Path Out Of The Dark


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Scene Title Path Out of the Dark
Synopsis Sometimes a friend's voice leads the way home. Keep talking.
Date December 15, 2011

Bannerman's Castle, Infirmary

The infirmary is quiet at this hour. Megan is grateful for that — the kids who are recuperating are slowly getting their energy back and keeping them in the bed with nothing to do requires most of the non-SLC volunteers at this point. But here in the middle of the night is about the only time the redhead finds any peace to jot down notes for herself and the medical staff she has on what's been going on through the day. She keeps meticulous records of times of medication delivery, dosages, who is running a fever and when. It's an old habit and it's important.

She doesn't often have too many other people come in this late unless they're on the late shift in here or they're sick. Or unless they're Ben Ryans, who seems to sleep even less than Megan herself appears to. The rumor mill has been going wild today — the head of medical and the head of Special Activities had a closed-door 'meeting' earlier in the evening, and it clearly pertained to the events of earlier in the day. Richards, a young guard, has been given latrine duty until further notice and he was refusing to go to the infirmary to have his injury seen to but he finally dragged his feet over there. He came back in one piece, so apparently 'Nurse Young' didn't rip him a new ass. The kid looked utterly relieved and a bit chastened when he got back to the barracks rooms.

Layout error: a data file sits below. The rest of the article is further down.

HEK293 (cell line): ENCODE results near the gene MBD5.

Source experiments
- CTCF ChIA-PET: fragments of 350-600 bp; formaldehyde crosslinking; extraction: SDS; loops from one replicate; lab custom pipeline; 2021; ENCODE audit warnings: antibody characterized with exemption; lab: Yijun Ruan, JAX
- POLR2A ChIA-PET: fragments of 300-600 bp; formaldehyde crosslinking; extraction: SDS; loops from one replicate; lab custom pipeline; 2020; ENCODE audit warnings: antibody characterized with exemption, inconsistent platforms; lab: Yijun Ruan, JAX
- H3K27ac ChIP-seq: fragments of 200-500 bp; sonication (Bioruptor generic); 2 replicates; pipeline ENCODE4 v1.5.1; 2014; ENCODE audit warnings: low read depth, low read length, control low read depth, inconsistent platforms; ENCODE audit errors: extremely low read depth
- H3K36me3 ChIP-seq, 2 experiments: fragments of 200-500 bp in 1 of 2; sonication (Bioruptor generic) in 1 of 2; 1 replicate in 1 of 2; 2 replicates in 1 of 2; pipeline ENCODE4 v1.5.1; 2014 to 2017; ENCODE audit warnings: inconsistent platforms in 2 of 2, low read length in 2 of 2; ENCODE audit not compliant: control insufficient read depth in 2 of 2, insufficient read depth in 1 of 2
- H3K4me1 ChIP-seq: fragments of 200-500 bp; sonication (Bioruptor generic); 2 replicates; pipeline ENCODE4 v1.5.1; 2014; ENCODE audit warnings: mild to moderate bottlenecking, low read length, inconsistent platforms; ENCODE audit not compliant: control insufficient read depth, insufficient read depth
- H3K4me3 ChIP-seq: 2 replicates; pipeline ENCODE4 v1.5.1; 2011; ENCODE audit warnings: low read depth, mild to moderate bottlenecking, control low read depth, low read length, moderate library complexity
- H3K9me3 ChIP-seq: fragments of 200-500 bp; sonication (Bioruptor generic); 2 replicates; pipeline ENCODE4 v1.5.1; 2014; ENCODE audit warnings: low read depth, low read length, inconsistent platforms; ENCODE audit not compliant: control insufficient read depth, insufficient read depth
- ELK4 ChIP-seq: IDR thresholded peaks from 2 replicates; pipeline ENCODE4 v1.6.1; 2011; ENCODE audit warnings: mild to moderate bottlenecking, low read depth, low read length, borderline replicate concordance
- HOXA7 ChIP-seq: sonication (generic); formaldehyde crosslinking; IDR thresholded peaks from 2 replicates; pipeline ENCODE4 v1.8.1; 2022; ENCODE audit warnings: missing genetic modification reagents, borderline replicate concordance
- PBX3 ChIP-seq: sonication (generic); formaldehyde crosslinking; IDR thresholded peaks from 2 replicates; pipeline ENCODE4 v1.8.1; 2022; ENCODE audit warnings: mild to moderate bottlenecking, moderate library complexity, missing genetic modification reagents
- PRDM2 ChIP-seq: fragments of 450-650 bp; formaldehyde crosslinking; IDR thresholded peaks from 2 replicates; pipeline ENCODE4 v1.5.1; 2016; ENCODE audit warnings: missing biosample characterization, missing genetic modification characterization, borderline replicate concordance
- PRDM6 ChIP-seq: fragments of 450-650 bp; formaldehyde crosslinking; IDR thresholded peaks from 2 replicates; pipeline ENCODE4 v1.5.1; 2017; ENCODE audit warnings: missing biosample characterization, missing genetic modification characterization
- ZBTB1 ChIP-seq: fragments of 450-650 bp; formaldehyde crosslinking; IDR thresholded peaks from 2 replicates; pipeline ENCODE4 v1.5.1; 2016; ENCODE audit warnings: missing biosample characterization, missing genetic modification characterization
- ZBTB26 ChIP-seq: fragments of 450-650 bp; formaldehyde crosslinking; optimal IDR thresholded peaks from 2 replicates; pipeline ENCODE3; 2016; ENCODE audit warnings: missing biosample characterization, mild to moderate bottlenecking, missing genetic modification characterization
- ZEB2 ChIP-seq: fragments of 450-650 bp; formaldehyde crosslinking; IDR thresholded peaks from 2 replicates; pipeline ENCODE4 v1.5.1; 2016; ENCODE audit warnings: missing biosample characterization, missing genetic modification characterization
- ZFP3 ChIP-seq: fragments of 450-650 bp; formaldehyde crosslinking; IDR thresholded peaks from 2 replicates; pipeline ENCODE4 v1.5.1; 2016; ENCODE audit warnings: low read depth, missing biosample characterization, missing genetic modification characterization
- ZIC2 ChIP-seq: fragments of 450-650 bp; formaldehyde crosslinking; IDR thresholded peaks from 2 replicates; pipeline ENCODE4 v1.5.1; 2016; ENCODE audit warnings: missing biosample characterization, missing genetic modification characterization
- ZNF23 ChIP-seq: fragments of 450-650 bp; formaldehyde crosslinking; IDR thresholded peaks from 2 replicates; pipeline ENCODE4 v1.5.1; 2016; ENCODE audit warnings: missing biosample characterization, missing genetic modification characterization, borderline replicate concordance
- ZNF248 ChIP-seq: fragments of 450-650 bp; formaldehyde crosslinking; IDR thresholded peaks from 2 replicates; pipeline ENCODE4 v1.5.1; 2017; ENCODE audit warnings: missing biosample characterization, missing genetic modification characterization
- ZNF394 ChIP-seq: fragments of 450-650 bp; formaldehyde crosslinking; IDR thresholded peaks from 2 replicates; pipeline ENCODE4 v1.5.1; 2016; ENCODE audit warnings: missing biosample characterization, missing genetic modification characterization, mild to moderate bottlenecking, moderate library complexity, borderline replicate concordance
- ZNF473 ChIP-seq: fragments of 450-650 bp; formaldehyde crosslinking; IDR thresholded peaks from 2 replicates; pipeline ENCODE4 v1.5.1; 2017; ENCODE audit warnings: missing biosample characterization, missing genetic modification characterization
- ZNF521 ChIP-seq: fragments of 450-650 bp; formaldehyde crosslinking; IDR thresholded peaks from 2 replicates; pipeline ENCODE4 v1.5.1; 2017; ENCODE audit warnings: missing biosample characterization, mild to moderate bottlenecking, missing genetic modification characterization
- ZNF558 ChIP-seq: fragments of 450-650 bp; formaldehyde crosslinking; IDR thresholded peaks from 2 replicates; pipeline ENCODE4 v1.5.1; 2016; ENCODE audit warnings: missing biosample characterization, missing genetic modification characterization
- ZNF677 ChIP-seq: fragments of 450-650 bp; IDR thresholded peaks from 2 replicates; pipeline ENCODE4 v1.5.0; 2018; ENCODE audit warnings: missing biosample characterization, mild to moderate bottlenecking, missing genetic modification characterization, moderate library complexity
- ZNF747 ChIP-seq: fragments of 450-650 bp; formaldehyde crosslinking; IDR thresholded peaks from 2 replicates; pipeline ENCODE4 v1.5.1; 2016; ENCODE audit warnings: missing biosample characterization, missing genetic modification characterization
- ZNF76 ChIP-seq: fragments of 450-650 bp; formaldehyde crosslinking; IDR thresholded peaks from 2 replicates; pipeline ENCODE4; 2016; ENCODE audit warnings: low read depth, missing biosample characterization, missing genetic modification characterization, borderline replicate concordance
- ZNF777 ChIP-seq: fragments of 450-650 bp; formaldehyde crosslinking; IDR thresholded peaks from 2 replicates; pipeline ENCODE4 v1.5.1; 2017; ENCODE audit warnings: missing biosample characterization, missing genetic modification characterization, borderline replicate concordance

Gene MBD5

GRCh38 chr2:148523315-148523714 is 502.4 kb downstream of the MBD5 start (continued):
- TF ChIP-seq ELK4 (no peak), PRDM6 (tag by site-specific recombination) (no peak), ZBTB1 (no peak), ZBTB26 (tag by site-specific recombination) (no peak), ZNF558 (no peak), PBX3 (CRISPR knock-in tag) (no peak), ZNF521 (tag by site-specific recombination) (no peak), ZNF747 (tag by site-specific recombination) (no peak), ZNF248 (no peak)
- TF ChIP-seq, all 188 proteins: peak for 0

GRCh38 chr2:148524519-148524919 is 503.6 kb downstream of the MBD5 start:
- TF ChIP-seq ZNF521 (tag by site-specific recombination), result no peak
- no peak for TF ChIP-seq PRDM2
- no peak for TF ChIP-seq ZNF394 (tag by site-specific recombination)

The nurse taps her pen against the paper she was writing on, her mind turning over a lot of different things. It's been a hell of a day.

In the doorway, Wright shrugs off her rifle. The guards posted here since the attack on Kaylee don’t ask for the gun, but they nod to her when she sets it down and let her pass without speaking. When she quietly enters the infirmary she glances around the room, looking to where Kaylee recovers from her wound. What an absolute shit show of a day.

She looks exhausted, dirty. Her attention turns to where Elliot sleeps in clothes donated by other refugees. Clothes to replace what he arrived in weeks ago, stained brown with dried blood. Not his blood. Not his wounds.